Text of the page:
I noted you mentioned you are good at math and want to help people. Engineering would definitely address the latter, all engineering fields make a significant impact in people's lives through their work. The specific morality of such an impact (helping vs. not-helping) depends on the specific employer & your personal moral values.
Example, Biomedical companies focus their R&D on medical devices which help people with ailments. But any corporation's first responsibility is to the share-holders, where making a profit is at the utmost priority. Since most engineers work in private industry in developing or maintaining technology. They have to be okay with the duality of their jobs...make devices that ultimately help people (moral) but also make a profit (may conflict with the first). On the other hand you may work for the government, where your work maybe helping some people (moral)....but may also be used for political gain, armies, foreign influence etc (may conflict with the first). Overall any technology will have it's pros and cons, and engineers have to be okay with this duality.
The reason I talked about the moral ambiguity is because, some other career paths may not deal with this dilemma or to this extent. For example doctors or nurses help the sick....which is much more straight forward. So if helping others is your main calling, where you cannot deal with ambiguity or want to make an immediate impact, then I would propose pursuing other professions (which also require math).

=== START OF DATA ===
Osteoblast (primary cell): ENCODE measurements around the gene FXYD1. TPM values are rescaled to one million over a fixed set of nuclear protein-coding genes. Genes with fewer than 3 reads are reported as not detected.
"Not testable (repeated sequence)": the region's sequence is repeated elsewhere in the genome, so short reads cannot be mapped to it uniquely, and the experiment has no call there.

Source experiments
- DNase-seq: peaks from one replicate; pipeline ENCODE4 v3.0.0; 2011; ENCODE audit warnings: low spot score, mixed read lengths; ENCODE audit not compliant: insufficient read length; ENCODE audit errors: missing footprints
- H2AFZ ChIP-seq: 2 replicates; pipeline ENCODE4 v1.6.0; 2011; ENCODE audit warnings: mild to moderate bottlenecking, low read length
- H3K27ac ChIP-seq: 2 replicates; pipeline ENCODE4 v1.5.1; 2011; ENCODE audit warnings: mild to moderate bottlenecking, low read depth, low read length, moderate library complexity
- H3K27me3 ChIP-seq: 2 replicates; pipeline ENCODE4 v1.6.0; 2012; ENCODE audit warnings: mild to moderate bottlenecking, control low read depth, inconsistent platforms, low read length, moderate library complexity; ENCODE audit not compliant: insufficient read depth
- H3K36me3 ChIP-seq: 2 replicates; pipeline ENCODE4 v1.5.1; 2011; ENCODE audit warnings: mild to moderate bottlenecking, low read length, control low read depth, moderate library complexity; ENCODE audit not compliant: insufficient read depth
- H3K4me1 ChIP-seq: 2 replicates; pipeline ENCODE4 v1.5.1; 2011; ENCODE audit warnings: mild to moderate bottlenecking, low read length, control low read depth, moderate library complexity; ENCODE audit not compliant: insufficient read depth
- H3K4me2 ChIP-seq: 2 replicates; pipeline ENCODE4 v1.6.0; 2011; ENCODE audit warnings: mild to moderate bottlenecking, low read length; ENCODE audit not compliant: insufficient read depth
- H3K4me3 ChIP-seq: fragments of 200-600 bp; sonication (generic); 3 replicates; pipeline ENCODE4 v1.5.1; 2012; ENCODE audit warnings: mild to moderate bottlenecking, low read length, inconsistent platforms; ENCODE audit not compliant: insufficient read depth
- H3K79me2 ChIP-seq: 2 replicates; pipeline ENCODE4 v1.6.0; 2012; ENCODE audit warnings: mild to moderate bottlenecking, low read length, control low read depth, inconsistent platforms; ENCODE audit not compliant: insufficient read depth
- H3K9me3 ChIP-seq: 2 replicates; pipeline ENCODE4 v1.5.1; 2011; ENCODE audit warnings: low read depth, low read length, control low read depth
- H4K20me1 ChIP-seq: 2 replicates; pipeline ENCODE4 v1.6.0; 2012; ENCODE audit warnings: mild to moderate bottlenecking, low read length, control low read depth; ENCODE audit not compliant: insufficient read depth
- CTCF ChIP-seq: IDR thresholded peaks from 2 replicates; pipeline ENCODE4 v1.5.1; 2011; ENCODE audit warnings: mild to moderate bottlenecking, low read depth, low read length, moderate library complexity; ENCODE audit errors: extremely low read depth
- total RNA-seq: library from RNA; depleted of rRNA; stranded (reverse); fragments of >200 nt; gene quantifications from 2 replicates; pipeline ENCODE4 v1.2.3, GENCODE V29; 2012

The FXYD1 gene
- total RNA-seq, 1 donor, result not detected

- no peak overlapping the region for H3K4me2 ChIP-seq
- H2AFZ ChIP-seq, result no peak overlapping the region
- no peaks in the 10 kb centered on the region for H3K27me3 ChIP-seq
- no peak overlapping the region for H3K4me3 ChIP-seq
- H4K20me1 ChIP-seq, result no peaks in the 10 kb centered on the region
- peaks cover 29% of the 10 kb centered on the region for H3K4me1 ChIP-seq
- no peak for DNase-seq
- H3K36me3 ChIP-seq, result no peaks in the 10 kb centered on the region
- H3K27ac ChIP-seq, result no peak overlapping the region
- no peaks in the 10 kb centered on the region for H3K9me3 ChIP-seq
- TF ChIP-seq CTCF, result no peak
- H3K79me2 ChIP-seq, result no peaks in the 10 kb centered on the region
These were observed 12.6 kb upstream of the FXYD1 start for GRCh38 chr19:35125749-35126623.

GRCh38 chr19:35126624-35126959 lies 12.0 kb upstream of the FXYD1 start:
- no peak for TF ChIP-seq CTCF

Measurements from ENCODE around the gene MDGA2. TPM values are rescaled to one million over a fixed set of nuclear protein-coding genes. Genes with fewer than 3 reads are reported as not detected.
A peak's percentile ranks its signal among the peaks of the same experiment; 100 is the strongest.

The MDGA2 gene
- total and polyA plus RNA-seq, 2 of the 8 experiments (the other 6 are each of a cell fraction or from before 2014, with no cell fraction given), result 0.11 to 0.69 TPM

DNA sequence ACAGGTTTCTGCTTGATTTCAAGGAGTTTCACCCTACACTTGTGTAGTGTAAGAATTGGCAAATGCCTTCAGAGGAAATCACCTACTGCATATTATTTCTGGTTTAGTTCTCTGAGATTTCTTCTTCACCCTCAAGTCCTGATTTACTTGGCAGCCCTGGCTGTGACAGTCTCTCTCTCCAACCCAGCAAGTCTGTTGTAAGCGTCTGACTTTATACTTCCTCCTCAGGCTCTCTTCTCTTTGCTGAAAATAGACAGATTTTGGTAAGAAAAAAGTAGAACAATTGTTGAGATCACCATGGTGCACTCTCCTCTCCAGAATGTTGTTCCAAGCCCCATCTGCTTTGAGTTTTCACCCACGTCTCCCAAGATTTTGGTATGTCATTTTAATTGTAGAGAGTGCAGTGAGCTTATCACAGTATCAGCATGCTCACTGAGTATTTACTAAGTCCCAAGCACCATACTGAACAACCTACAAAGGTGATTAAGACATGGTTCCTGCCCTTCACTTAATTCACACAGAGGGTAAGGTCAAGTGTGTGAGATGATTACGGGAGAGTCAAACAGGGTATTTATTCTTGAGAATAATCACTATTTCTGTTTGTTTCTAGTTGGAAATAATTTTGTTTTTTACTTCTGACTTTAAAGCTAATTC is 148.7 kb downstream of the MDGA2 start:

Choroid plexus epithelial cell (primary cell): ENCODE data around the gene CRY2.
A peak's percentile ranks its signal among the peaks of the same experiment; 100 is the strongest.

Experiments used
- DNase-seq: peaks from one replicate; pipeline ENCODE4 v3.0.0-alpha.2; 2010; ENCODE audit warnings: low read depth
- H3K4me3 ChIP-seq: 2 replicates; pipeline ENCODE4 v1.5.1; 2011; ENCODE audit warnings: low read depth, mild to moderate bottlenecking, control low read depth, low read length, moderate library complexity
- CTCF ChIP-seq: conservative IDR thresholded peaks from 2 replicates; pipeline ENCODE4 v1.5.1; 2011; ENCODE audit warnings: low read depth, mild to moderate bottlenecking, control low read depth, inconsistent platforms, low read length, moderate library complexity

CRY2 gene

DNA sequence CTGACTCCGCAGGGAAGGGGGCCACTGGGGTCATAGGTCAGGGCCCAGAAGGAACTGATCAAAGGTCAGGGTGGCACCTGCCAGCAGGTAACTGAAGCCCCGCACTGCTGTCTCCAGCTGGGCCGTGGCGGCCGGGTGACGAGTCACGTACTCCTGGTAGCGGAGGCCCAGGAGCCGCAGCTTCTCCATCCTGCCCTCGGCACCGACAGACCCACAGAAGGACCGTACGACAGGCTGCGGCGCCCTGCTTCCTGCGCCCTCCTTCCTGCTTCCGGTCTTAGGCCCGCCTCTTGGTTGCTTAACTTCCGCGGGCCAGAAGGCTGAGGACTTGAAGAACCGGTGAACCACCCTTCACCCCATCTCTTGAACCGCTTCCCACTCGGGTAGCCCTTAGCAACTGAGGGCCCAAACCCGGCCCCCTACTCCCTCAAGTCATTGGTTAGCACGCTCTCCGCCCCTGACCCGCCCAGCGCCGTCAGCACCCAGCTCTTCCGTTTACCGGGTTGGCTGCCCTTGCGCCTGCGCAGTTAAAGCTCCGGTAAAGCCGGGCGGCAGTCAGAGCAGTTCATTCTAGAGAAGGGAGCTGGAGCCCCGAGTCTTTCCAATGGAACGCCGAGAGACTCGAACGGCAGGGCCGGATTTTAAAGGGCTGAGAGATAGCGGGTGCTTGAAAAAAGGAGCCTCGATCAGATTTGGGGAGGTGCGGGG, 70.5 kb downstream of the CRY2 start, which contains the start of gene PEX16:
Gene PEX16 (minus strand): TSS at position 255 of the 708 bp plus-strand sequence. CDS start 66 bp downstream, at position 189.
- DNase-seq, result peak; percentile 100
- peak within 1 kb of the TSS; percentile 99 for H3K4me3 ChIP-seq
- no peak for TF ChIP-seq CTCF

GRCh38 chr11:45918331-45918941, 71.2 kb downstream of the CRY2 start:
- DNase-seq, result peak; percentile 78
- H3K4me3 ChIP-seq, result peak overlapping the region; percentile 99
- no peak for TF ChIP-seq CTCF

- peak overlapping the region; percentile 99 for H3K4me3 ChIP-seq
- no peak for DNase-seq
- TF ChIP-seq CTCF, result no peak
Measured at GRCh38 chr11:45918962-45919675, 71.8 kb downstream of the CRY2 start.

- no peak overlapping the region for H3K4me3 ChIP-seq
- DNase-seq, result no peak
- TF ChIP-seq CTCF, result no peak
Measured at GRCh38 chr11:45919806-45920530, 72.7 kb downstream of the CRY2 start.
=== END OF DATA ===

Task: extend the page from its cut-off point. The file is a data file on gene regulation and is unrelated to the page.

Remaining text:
Now to address your interest in math. Engineering uses mathematical principles, but is a lot more heavy on problem solving & science behind how things work. So if you like math because its straight forward, you follow a set process & obtain a correct answer. Once again engineering a lot of times, is not that straight forward. We apply a lot of simplification, conservative assumptions to get to an almost-correct answer which we can use to solve our immediate problem. On the other hand, math aims to describe the phenomenon is the most accurate way possible through a derived set of rules.
Now if you are still certain you'd like to pursue engineering. Then in-terms of choosing a major, I would suggest going for the "core" majors in your bachelors i.e. mechanical, civil, electrical or chemical. Mechanical engineers covers aspects you'd study in biomedical. But also gives you a more generalized skill set. This is important because if you are looking to work right-after bachelors, then mechanical engineers can compete with biomedical engineers for biomedical companies. But, on-top of that they have an even wider pool of potential employers. On the other hand biomedical engineers are looked-upon as being more specialized so they are limited in their employments. A lot of biomedical engineers also have to pursue a higher degree (masters or PhD) to work specially in R&D.
Hope all this helps! Feel free to reach out/comments if anything was unclear.
From my point of view, biomedical engineering is something that will probably continue growing in the coming years. With computer technologies improving every day, there are a lot of applications in medical area that will be opened. I believe biomedical is a promising and growing area and as the others said, engineering is a good general area.